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Congress worked across the aisle on a bill to protect kids online. Now pass it.

Sen. Marsha Blackburn and Sen. Richard Blumenthal

Sen. Marsha Blackburn, a Republican, and Sen. Richard Blumenthal, a Democrat, worked together to draft the Kids Online Safety Act.

Tom Williams/CQ-Roll Call, Inc via Getty Images

Hatch is board chair at Issue One, a cross-partisan political reform organization.

Fifty years ago, my father served as the Republican minority leader in the deep-blue Massachusetts House of Representatives. But during his time in office, he managed to create jobs, protect reproductive rights and author a landmark environmental bill that protects Massachusetts wetlands to this day. (Did I mention he was Republican?)

That solutions-minded approach was my introduction to politics. Legislators prioritized governing: They looked out for problems, listened to constituents and worked together to write effective policies, even on contentious issues — and often with a good dose of humor.


If you’re imagining the scene I just described as a black-and-white film, I don’t blame you. But over the past two years, Congress has acted it out with the Kids Online Safety Act. It’s a strong bill designed to protect our kids. And as the chair of Issue One, a nonprofit that seeks to strengthen our democracy, it’s been heartening to see such an important bill shaped by the very best of our democratic traditions: deliberation, compromise and bipartisanship. Now, it’s time for legislators to pass it.

Creating sound laws about anything is complicated, but reining in Big Tech is a particular challenge, and not just because of the enormous amount of money the industry is spending on lobbying. New technologies pop up constantly, forcing legislators to balance free speech concerns with public safety. However, the authors of KOSA are doing the work for the nine out of 10 voters who want Congress to regulate social media and wrote a bill that was thoughtful from the start.

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First, a little history: In late 2021, the Wall Street Journal published an investigation called “The Facebook Files,” which revealed that Facebook understood the harms — including cyberbullying, eating disorders and even suicide — that its platforms inflict on teenage girls. In response, Sen. Richard Blumenthal (Conn.) and Marsha Blackburn (Tenn.), a Democrat and Republican, held a series of hearings to investigate how Congress could reasonably update America’s outdated and flawed policies to protect kids online. KOSA came out of that effort thanks to a bipartisan approach that encouraged checks and balances.

While drafting, Democrats wanted to hold companies accountable, but Republicans pushed to prevent the bill from becoming a “litigation magnet.” And Republicans wanted kids to see age-appropriate content, but Democrats sought to ensure they’d have access to community groups and information about mental and physical health.

This push and pull resulted in a common-sense bill that, in its current form, requires tech companies to design algorithms that don’t promote eating disorders, sexual exploitation, suicidal behavior or illegal substances to children. It also requires they limit addictive features for young users, set the strongest privacy settings by default, make it easy to submit concerns and delete data, create parental controls to monitor privacy settings, and provide annual reports.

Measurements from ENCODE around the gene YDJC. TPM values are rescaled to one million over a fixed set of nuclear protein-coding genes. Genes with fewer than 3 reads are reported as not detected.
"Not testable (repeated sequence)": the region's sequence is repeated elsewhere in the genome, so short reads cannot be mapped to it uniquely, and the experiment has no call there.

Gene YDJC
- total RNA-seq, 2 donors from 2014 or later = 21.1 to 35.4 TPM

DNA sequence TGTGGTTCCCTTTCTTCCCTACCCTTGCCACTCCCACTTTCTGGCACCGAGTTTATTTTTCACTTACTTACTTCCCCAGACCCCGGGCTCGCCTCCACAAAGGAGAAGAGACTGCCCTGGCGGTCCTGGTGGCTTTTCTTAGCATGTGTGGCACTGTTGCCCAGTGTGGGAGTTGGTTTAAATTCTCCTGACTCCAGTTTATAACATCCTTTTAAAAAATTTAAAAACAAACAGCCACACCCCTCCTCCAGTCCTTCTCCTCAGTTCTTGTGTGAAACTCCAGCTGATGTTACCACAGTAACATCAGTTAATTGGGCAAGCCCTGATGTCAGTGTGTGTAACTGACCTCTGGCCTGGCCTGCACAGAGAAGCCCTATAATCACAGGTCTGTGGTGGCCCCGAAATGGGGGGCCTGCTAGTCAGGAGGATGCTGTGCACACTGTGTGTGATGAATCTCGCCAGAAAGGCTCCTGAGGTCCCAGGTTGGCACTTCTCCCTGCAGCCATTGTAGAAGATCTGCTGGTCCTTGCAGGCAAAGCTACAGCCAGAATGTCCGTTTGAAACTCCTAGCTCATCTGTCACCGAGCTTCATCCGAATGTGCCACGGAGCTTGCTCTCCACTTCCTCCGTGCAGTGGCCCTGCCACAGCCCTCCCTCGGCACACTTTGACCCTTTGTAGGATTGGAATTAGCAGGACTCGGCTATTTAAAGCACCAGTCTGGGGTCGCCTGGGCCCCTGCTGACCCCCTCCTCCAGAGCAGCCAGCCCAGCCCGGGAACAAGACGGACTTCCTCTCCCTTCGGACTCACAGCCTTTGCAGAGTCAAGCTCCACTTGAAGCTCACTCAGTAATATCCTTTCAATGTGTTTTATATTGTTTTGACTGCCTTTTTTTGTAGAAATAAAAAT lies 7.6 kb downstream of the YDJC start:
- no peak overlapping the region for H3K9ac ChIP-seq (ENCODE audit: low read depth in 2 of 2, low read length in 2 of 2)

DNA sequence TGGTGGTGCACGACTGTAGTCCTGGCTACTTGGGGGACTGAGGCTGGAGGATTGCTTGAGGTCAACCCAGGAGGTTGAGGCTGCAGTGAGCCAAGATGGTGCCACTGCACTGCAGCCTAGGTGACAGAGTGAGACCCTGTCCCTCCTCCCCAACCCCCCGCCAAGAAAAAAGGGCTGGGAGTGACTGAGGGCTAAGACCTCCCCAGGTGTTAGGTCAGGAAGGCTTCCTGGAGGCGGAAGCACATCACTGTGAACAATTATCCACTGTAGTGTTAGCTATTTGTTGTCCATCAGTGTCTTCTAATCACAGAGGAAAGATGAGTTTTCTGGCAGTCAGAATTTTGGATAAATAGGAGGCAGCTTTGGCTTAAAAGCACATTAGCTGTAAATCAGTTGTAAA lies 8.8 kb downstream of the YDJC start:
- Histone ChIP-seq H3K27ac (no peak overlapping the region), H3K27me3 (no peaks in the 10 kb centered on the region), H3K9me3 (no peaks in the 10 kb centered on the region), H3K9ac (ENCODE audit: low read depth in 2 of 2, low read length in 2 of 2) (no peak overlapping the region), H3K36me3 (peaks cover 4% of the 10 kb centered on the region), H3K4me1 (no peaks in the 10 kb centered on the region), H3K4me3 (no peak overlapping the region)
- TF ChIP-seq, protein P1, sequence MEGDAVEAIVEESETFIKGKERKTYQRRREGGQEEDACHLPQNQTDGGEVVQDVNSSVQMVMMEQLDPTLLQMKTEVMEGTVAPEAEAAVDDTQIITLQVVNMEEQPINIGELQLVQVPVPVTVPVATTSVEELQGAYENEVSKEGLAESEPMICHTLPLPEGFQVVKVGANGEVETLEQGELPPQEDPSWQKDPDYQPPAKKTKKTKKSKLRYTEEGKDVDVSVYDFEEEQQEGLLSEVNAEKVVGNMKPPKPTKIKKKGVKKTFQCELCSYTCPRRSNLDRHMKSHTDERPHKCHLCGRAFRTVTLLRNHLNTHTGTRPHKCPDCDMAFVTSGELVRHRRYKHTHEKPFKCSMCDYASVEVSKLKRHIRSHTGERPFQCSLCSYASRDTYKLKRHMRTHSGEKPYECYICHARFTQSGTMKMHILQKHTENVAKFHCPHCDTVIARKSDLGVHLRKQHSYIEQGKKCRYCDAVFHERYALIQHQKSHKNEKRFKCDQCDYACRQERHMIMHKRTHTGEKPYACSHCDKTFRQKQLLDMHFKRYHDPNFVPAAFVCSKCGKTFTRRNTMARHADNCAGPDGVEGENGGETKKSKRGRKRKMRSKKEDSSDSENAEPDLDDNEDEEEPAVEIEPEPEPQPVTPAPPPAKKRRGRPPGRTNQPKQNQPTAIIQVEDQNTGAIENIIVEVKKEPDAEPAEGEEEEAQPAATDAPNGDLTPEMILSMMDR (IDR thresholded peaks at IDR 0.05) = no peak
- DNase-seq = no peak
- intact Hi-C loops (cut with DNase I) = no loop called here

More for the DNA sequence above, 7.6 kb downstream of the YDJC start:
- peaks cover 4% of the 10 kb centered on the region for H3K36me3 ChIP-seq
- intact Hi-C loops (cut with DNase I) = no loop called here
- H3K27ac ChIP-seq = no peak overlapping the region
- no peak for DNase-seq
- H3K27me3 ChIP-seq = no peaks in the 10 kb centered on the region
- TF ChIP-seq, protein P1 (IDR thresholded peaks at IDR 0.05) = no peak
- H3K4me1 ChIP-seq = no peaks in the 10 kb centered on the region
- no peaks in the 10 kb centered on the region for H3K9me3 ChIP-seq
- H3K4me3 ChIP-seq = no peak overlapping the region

But good policy doesn’t just come from listening to voters and the other party. It also comes from advocates and issue experts. Issue One believes reforming social media is a crucial step towards healthier kids, better-informed voters and a vibrant democracy. Our Council for Responsible Social Media has brought together bipartisan policymakers with experts, parents and each other to figure out how to shape KOSA. Other nonprofit groups have added their expertise to turn the bill into what it is today.

And most importantly, for those who care about free speech, the bill does not force information to be removed from platforms. Rather, KOSA is a bill about regulating addictive, manipulative algorithms — not one that puts a wall between our kids or our citizens and the world.

We have our robust democratic system — from citizens to legislators to advocates — to thank for that. Our federal government is stepping in exactly when it should: When the problem is too complicated for states to manage alone and when there are models to look towards, like the European Union’s and United Kingdom’s similar laws. And it’s stepping in exactly how it should — with input from all sides.

With almost 70 co-sponsors in the Senate, and a bipartisan group of members introducing their own version in the House, there’s nothing left to do with KOSA but pass it. There’s support from both sides of the aisle because, in the words of Sen. Ted Cruz (R-Texas), “It is a serious and meaningful step forward.” And as Sen. Dick Durbin (D-Ill.) said of the mothers who have been advocating for KOSA, “They’re counting on us to do something … we have to bring this to a vote.”

In the spirit of a bygone minority leader from Massachusetts, pass KOSA with purpose, with compromise and with a dedication to helping the American people. Exactly as our democracy is meant to work.

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